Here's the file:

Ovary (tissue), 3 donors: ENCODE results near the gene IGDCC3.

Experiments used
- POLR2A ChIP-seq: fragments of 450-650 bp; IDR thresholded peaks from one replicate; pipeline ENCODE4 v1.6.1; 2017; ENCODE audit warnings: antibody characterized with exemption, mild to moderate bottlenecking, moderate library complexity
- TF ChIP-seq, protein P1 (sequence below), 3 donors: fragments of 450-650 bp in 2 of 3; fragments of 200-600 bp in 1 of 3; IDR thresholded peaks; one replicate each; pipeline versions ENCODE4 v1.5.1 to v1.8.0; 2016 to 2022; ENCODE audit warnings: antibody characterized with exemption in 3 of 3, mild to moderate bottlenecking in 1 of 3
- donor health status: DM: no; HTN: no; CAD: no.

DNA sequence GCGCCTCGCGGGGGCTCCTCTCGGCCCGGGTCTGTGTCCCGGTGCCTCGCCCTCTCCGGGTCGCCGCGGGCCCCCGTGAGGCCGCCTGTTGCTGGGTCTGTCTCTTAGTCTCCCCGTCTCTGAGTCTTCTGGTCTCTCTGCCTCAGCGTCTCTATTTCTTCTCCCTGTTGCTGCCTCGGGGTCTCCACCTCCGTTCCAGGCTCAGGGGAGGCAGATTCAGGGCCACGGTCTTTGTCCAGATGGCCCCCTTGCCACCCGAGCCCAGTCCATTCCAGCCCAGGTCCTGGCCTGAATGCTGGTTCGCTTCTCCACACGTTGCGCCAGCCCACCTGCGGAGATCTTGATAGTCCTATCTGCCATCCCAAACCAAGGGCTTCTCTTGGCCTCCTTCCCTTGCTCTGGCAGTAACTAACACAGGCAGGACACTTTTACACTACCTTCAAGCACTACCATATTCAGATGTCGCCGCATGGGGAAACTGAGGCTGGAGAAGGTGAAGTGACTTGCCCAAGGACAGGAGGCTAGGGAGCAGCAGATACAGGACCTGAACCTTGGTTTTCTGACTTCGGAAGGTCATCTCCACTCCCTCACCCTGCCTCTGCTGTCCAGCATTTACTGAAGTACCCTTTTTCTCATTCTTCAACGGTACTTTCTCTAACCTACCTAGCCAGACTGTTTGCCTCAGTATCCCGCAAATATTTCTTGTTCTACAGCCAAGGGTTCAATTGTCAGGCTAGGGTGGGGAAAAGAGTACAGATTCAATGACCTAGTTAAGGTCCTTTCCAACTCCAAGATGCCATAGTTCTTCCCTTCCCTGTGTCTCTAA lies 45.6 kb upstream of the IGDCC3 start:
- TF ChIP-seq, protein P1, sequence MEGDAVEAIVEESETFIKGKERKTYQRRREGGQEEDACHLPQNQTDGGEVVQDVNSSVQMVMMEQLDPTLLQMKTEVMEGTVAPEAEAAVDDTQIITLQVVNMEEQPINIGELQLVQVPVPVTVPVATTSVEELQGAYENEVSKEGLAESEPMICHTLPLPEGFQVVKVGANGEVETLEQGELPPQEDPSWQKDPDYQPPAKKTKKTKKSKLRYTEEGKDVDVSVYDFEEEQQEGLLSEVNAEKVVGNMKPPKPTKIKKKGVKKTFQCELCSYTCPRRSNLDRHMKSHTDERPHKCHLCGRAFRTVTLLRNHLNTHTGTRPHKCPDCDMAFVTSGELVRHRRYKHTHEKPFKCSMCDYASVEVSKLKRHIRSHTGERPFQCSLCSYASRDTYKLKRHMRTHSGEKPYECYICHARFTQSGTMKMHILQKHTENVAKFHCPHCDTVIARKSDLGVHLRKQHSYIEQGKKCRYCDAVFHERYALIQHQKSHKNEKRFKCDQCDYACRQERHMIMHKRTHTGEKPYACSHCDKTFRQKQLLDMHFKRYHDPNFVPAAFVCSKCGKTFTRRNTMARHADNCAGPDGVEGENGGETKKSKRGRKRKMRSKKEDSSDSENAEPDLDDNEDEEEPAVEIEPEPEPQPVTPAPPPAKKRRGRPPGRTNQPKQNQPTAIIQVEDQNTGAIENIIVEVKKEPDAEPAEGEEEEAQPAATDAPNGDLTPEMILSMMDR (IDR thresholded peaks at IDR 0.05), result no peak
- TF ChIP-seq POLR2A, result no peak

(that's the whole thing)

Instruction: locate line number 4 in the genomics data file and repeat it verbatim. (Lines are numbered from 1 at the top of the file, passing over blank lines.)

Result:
- TF ChIP-seq, protein P1 (sequence below), 3 donors: fragments of 450-650 bp in 2 of 3; fragments of 200-600 bp in 1 of 3; IDR thresholded peaks; one replicate each; pipeline versions ENCODE4 v1.5.1 to v1.8.0; 2016 to 2022; ENCODE audit warnings: antibody characterized with exemption in 3 of 3, mild to moderate bottlenecking in 1 of 3